[DocumentNameID] Int NOT NULL,
    [DocumentID] Int NOT NULL
);

INSERT #Peta
SELECT
            ROW_NUMBER() OVER (ORDER BY [NameTypeID] ASC) [PetaRN],    
            [DocumentNameID],
            [DocumentID]
    FROM
            [DocumentNames];

SELECT TOP 50
            [PetaRN],
            [DocumentNameID],
            [DocumentID]
    FROM
            #Peta
    WHERE
            [PetaRN] >= 10000
    ORDER BY
            [PetaRN] ASC;


DROP TABLE #Peta;
share|improve this answer
    
I would love to do that however that still doesn't solve the problem. It still takes 50 seconds with clustered index on NameTypeID –  Jack Apr 4 '13 at 12:48
    
@Jack, are most of NameTypeID's NULL? –  Jodrell Apr 4 '13 at 13:28
add comment

If, for some arbitrary reason (like a job interview), you need to optimize a query like this, try a UNION.

[Corrected to recognize alias column]

With cte as 
(
  Select ROW_NUMBER() OVER 
  (Order By nm.Name asc ) AS
  peta_rn,    
  dn.DocumentNameID,
  dn.DocumentID  
  From DocumentNames dn

  INNER Join NameTypes nm On dn.NameTypeID = nm.NameTypeID /* note change */
),  
cte2 as 
(
  Select ROW_NUMBER() OVER 
  () AS /* yes, this is random */
  peta_rn,    
  dn.DocumentNameID,
  dn.DocumentID  
  From DocumentNames dn

  WHERE dn.NameTypeID  NOT IN SELECT (nm.NameTypeID FROM NameTypes nm)
) 

Select * from cte Where peta_rn >= 10000 And peta_rn <= 10050

UNION

Select * from cte2 Where peta_rn >= 10000 And peta_rn <= 10050

I've never done a UNION with CTEs, so you may need some extra parentheses to make this legal. Also an ORDER BY for the entire result. I'll leave that as an exercise.

The point is that the INNER JOIN will be able to use the index on nm.Name, while the second clause will be able to do an indexed anti-semijoin. Two indexed queries should be much faster than one unindexed query.

share|improve this answer
    
Nice. You've implemented and mentioned the same solutions/problems I did in comments. +1 if you can solve the between 10000 and 10050 problem. As is, this will return 100 records. 50 random NULL values and 50 names. –  Lieven Keersmaekers Apr 4 '13 at 14:31
    
@LievenKeersmaekers, sorry, I skipped over your comment, which I have now upvoted. Which table is peta_rn in? (Although, as you can see from the comment flame war, there is something brain-damaged about the entire setup, which is what happens when you beat your head against a wall.) Perhaps you can just move the WHERE into the CTEs. Why the filter is after the CTE is unclear to me, because the entire operation is unclear. –  Andrew Lazarus Apr 4 '13 at 14:38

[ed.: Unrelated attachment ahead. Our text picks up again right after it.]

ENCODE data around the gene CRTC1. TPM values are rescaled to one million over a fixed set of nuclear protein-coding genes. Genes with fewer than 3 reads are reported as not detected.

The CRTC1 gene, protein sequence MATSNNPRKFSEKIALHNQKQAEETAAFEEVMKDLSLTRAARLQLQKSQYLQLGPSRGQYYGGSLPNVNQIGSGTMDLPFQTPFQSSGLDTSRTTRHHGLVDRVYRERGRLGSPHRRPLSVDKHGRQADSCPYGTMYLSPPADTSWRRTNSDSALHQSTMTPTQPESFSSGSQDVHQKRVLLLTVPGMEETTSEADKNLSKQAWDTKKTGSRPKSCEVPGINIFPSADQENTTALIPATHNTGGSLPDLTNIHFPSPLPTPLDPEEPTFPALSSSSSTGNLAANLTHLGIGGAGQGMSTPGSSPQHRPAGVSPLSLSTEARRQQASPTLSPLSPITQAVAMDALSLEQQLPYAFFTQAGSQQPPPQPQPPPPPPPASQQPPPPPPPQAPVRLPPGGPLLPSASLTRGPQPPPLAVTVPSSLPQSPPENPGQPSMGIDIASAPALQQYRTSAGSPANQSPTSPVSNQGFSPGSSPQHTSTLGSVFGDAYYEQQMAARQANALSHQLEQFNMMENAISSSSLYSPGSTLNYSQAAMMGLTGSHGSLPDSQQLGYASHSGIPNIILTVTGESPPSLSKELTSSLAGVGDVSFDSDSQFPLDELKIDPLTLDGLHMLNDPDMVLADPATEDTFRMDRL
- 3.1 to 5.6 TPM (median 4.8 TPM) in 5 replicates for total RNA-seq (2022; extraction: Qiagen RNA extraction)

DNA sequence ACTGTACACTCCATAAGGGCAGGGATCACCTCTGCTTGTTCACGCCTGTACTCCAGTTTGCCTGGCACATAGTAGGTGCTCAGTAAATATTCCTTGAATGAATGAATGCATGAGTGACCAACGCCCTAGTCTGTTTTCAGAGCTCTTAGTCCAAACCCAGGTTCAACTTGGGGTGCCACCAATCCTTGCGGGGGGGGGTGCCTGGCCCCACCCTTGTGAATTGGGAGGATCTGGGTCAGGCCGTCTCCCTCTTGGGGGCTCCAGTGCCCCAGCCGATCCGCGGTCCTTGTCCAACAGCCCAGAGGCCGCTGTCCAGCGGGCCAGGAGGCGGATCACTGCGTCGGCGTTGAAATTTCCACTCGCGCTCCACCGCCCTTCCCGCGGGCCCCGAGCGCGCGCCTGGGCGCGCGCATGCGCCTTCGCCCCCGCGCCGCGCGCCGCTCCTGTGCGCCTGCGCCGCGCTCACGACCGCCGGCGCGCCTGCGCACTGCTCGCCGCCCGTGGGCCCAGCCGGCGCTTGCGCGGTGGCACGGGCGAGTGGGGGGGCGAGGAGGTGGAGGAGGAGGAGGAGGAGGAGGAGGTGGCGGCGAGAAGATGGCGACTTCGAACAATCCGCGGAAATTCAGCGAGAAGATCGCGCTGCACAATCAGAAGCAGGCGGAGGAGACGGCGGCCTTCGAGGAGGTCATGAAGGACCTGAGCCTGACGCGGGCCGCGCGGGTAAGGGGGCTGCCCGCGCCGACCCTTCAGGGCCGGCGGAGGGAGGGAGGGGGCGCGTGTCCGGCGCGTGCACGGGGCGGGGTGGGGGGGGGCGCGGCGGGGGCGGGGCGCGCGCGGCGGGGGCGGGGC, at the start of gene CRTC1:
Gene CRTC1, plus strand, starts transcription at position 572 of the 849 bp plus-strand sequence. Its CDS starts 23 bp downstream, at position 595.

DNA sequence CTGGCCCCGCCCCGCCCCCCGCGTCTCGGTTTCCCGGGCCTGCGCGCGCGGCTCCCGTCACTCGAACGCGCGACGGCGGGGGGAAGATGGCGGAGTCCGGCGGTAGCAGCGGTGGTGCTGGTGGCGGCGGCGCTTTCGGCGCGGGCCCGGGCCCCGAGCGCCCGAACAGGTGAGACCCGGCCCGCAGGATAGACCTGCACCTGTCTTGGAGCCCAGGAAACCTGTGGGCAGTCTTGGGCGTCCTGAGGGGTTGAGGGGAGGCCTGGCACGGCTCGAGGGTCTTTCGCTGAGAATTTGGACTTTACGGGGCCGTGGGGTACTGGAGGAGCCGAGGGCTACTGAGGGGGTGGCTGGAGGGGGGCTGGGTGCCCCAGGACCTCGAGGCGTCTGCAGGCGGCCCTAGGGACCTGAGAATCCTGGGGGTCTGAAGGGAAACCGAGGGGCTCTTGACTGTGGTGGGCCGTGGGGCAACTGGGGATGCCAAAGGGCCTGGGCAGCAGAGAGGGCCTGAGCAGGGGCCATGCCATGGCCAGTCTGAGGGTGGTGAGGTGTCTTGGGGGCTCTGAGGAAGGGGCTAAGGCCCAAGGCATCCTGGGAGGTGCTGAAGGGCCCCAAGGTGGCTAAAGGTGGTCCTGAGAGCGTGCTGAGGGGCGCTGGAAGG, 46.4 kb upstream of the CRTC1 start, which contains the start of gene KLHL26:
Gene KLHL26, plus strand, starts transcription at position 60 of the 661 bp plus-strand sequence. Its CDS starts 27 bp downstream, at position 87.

@LievenKeersmaekers: I also see on your profile reference to the exact issue we have here: The XY Problem! meta.stackexchange.com/questions/66377/what-is-the-xy-problem/… –  Andrew Lazarus Apr 4 '13 at 14:40
    
OP is trying to page through the results but as you (and I) already said, the current solution is flawed and so will be other solutions. +1 on effort though. –  Lieven Keersmaekers Apr 4 '13 at 17:29
    
@LievenKeersmaekers. Thank you, just 23,000 more and I will catch up to you. For re-sorting an existing page without regard to the global sort, wouldn't it just be best to do it client-side in the UI widget? Skip the trip to the DB completely? –  Andrew Lazarus Apr 4 '13 at 22:25
show 3 more comments

A few things you could try:

  1. Make the clustered index start with Name... not very efficient to have a wide clustered index but give it a go and see if it stops the sort occuring

  2. Permanently create a column which has the order number in it. This depends on how often your table is updated.

Please post your table and index definitions.

share|improve this answer
    
ClusteredIndex is on DocumentNameID for DocumentNames and NameTypeID on NameTypes. –  Jack Apr 4 '13 at 11:52
    
So maybe try creating a clustered index on nm.Name instead and see if it removes your sort.... it might have other bad consequences but you have to start somewhere. –  ElectricLlama Apr 4 '13 at 12:03